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    generally, I’m not a big fan of using Turing complete languages for configuration because the law of entropy dictates that eventually your configuration will depend on side-effects when it has the ability to.

    So if the configuration should indeed be changed, IMHO, it should be changed to something entirely declarative that cannot depend on arbitrary side-effects.

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      Oh, that is a very good point. This has not been a problem with elm-review because Elm does not allow side-effects, but it’s different for JavaScript. Knowing JavaScript, it will likely become both a huge problem and a superpower…

      I think ESLint rules already feel like they can’t do side-effects, but some do like the rules in eslint-plugin-import (to resolve imports or something, can’t remember more details).

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        You could probably use SES to sandbox the config, so it can’t actually perform external side-effects (though unlike elm could use mutation internally for its own computation – but that sees fine).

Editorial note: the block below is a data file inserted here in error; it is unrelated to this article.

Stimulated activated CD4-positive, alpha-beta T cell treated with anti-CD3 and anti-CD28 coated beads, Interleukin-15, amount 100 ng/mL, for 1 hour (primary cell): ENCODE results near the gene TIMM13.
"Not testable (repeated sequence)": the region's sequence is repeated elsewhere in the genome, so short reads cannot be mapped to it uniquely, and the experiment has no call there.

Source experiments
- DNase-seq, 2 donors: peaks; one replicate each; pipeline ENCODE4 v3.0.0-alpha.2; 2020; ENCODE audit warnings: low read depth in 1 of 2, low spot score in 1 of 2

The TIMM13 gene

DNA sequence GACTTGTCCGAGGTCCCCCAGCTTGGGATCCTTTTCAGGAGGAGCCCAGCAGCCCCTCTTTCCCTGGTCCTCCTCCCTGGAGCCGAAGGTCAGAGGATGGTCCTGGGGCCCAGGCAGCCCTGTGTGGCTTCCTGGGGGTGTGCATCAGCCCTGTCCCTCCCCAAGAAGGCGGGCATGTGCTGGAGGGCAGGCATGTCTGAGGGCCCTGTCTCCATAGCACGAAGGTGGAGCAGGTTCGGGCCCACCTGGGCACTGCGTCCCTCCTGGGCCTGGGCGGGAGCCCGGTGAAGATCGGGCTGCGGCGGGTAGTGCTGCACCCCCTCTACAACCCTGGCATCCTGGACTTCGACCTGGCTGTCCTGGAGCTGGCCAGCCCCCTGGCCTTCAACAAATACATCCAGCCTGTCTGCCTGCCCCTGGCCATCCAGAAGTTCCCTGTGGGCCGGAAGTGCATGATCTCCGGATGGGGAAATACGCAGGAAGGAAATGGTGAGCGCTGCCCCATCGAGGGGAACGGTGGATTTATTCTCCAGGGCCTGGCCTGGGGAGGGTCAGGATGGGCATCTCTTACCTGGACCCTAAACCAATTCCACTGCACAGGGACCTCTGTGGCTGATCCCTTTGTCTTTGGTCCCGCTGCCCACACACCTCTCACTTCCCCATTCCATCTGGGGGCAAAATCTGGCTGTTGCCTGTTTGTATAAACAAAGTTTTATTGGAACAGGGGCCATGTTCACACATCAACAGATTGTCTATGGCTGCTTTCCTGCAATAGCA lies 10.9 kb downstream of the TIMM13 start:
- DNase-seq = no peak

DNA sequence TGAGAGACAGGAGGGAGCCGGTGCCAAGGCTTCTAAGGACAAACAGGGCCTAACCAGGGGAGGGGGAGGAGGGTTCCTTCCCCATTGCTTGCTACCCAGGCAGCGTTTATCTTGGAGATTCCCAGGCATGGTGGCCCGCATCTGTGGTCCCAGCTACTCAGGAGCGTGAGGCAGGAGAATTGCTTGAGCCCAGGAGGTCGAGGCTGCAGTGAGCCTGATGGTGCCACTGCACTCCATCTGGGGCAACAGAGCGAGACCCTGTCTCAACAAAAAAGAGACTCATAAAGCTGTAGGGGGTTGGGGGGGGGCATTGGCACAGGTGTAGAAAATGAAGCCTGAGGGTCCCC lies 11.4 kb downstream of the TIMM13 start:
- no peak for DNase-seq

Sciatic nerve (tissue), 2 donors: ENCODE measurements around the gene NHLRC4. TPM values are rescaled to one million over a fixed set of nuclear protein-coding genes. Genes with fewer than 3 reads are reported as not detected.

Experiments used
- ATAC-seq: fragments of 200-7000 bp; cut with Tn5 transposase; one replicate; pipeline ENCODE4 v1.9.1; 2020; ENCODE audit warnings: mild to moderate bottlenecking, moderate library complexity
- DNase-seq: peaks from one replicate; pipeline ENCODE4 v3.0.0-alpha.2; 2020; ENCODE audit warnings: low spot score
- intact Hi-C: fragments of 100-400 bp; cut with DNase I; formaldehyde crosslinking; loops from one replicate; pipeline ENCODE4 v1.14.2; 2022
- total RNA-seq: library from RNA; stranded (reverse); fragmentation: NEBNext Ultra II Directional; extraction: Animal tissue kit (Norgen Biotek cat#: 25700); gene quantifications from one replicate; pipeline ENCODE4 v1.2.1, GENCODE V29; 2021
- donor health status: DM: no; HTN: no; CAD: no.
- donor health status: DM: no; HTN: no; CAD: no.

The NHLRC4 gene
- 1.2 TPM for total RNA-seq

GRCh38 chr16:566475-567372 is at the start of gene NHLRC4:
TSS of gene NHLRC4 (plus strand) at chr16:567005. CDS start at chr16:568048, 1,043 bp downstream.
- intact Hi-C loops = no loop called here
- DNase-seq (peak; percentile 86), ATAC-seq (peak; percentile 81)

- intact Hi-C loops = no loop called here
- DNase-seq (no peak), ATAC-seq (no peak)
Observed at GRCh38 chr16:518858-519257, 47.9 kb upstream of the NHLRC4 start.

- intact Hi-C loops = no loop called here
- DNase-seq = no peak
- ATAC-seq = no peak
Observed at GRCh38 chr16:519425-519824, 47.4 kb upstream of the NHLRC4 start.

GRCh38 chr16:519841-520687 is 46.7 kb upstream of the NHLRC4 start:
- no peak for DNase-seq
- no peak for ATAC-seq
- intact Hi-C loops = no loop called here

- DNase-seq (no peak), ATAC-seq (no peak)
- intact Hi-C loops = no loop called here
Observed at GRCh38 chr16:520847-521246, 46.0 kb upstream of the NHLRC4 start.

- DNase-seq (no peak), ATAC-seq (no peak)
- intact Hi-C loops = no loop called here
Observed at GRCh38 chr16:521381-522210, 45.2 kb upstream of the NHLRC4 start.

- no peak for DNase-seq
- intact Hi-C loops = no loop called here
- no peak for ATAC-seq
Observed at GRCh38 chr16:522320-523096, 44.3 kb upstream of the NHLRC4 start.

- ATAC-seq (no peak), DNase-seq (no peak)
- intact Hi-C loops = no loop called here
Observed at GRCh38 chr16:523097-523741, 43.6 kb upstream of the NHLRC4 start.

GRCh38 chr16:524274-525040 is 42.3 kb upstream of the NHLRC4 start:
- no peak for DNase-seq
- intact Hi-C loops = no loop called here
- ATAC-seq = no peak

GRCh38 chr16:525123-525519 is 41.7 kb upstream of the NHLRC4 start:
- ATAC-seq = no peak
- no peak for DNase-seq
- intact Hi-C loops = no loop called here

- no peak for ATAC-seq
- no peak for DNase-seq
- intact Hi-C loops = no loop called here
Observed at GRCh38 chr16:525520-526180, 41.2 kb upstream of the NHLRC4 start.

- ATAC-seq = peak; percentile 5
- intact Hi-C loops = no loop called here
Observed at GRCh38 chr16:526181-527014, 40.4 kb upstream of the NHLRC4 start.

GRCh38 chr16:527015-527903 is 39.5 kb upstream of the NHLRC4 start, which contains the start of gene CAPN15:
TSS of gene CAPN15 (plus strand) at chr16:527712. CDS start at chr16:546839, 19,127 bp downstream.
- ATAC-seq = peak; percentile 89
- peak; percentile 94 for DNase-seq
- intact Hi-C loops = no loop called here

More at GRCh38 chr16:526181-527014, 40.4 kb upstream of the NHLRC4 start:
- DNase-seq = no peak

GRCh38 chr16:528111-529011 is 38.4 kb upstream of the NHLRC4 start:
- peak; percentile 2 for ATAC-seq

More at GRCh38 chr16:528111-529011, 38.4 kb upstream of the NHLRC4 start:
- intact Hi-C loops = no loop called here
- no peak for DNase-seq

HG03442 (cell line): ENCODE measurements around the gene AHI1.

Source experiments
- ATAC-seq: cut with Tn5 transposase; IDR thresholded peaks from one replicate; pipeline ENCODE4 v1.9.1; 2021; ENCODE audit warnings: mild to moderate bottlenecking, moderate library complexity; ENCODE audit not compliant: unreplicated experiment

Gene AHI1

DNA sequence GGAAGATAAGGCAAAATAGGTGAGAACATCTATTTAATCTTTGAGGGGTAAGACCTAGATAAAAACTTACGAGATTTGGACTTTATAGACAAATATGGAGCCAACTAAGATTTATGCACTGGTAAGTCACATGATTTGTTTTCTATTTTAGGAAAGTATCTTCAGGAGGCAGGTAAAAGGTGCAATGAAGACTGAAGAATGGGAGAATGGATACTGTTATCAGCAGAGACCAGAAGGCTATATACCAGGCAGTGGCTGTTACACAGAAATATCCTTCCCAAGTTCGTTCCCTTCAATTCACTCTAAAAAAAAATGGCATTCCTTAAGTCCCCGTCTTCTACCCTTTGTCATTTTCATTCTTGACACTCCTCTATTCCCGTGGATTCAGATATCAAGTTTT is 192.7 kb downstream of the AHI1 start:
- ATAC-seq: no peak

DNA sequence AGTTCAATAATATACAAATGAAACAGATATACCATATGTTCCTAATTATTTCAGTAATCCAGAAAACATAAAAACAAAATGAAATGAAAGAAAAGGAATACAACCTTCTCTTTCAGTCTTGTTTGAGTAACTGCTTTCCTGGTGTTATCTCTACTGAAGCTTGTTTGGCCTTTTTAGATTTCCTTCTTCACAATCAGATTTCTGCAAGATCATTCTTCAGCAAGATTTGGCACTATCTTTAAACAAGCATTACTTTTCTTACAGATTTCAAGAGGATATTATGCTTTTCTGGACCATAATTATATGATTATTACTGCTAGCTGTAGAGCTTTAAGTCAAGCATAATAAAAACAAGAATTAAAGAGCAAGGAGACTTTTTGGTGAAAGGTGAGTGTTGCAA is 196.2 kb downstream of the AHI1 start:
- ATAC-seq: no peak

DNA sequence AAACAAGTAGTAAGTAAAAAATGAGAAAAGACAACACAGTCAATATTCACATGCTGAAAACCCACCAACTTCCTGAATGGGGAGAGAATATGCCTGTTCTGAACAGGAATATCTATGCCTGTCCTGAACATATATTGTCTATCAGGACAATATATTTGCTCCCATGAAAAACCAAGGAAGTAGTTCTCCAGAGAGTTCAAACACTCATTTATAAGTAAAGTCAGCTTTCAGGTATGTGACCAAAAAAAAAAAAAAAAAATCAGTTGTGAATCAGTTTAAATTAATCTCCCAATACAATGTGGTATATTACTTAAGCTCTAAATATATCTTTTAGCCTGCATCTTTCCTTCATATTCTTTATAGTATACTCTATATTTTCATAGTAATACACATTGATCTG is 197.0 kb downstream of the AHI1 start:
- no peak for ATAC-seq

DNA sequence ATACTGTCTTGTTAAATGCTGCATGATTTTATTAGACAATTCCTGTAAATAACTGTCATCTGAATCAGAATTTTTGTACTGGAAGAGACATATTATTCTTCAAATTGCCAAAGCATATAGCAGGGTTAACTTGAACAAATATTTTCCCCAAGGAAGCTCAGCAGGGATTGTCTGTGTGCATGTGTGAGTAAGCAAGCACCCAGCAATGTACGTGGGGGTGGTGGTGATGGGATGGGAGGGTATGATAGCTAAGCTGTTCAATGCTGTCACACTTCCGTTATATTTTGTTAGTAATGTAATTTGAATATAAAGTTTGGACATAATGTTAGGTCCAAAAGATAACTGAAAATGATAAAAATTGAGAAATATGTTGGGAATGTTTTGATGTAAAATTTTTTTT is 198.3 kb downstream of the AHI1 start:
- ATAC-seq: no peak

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      So, this is a really interesting idea. The one big downside that I see is that now anything that works with ESLint configs basically has to be written in JS (or Elm).

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        That is true, the questions I guess are what would external tools want to do with or extract from the ESLint config anyway.

        For instance, https://github.com/sarbbottam/eslint-find-rules already tries to import (require()) the configuration file, so this tool already seems to work with JS files.

        For other interesting use-cases, I think it would be better if ESLint’s CLI would add commands to give necessary information (like eslint --print-config for instance).